- • Client adoption journey: Why was automation considered? What was your initial business case? Who was involved? Did you do a proof-of-concept, and if so, when and on what process? How was the process selected? What tool did you pick and why? How did you manage the implementation?
- • Business value delivered. How has service automation delivered on the initial business case in terms of financial (i.e., cost savings, return on investment (ROI), operational (i.e., improved quality, faster delivery, better compliance), and strategic value (i.e., strategy enablement, access to new customers, better customer retention)?
- • Lessons learned: What overall lessons did you learn? If you had to do your service automation implementation all over again, what three things would you change, and why?
We also planned to interview the service automation providers at each client site, as well as any advisory firms that assisted with the client’s adoption journey.
Field Research Begins
Beginning in January 2015, we started formally interviewing contacts made through the IRPA. Ascension Shared Services and the Associated Press were the first case studies, both based in the United States (US). Immediately, our interviews were yielding surprising findings. Neither organisation used RPA to fire employees as suggested by the popular press. Instead, the RPA tools were performing mundane tasks so that employees could focus on more value-added work. A journalist, it turns out, would rather interview a CEO than write a corporate earnings report. An accounts payable associate would rather reconcile records than copy and paste fields from a spreadsheet into an ERP system. Both organisations were under pressure to do more work without adding more headcount, and RPA was a way to achieve it.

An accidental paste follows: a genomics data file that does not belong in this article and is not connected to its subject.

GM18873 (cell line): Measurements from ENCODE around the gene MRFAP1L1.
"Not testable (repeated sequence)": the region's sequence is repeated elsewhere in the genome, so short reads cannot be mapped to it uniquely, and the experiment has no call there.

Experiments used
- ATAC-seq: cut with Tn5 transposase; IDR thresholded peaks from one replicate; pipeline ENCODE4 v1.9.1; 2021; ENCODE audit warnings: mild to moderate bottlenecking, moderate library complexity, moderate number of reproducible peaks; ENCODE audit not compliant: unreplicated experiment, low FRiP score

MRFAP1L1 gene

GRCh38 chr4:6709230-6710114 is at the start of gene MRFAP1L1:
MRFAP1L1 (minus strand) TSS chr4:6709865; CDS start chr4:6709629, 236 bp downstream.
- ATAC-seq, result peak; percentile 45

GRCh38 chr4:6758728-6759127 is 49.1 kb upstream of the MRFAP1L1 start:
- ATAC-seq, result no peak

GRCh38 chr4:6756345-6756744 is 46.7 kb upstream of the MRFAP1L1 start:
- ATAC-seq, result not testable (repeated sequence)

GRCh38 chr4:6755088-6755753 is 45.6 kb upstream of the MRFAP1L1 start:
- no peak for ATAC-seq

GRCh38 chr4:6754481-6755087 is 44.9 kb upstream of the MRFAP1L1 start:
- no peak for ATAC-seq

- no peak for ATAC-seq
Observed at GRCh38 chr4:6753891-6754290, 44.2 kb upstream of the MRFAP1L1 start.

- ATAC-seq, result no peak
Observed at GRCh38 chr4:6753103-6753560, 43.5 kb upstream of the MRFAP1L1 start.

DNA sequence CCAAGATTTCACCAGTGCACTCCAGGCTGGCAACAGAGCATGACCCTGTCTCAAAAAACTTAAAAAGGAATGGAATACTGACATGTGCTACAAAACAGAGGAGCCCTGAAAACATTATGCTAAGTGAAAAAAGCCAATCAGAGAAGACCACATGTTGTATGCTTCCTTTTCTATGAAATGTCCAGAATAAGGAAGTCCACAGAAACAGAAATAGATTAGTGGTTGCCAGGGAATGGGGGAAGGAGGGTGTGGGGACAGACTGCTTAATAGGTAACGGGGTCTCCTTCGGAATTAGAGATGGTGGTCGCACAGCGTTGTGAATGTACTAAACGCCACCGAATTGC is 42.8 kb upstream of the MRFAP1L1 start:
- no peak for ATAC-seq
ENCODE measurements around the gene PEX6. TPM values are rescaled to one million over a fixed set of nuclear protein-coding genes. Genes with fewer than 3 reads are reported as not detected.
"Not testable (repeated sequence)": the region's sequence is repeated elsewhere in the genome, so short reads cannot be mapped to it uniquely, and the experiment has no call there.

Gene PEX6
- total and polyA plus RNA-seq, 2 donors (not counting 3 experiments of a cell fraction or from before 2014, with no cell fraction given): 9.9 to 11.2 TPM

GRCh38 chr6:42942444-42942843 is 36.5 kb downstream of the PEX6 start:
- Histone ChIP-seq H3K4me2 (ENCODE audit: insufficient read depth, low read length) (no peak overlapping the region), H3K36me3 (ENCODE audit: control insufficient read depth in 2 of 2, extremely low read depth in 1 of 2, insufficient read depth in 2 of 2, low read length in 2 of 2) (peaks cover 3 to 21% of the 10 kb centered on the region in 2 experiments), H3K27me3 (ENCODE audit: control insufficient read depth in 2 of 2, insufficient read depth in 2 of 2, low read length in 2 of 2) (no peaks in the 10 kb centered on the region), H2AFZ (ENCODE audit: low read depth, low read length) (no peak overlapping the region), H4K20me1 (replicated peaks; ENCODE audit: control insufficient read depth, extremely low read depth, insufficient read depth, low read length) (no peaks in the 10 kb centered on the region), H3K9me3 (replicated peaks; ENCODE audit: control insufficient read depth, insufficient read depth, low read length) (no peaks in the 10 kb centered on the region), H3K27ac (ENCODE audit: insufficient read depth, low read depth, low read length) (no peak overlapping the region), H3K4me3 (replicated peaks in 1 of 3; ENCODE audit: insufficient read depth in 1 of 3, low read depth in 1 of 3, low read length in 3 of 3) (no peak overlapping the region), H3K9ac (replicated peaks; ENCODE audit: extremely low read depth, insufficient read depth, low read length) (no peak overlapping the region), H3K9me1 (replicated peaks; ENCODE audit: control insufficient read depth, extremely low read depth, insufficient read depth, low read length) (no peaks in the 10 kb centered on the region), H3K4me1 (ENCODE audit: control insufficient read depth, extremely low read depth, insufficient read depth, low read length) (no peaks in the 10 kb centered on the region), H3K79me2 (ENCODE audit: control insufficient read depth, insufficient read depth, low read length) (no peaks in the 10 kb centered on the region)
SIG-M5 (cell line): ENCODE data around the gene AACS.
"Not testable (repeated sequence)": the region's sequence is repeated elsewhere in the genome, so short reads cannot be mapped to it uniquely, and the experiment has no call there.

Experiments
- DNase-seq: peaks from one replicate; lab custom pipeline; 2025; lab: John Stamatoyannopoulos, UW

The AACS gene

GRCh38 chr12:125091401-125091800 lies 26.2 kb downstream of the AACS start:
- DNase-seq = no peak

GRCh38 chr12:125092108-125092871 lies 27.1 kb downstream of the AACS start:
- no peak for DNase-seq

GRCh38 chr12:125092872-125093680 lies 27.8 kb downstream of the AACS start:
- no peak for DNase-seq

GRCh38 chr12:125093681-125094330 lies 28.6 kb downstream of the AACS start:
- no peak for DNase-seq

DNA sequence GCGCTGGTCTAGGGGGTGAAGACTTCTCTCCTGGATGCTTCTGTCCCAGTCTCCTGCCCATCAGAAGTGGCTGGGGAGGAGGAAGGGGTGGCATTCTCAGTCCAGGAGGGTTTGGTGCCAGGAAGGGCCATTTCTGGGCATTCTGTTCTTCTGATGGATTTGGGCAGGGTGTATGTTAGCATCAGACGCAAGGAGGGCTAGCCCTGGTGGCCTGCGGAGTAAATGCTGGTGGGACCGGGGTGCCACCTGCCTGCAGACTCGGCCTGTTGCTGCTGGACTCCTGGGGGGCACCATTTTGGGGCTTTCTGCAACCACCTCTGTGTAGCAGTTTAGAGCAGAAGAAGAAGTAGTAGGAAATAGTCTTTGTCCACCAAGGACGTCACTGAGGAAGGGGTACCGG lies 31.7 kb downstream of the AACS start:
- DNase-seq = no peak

Meanwhile, the CMO of Blue Prism provided introductions to the next two case studies at Telefónica O2 and Xchanging in the United Kingdom (UK). Based on just four cases, we were beginning to see patterns across the cases. So far, none of the four companies laid off employees as a consequence of automation and all reported multiple business benefits besides just cost savings. Interesting differences arose as well: the business sponsors at Ascension and Telefónica O2 excluded the IT department whereas the business sponsors at the Associated Press and Xchanging included IT. There were also unique practices. For example, employees at Xchanging embraced RPA to the point where they anthropomorphised their software robots by giving them names, depicting them, inviting them to office parties, and holding contests for the ‘coolest robot’.
For each case, we (as researchers) flush out the action principles in the form of lessons learned, and review these with interviewees until we reach a common understanding. Thus, action principles are co-produced among researchers and participants.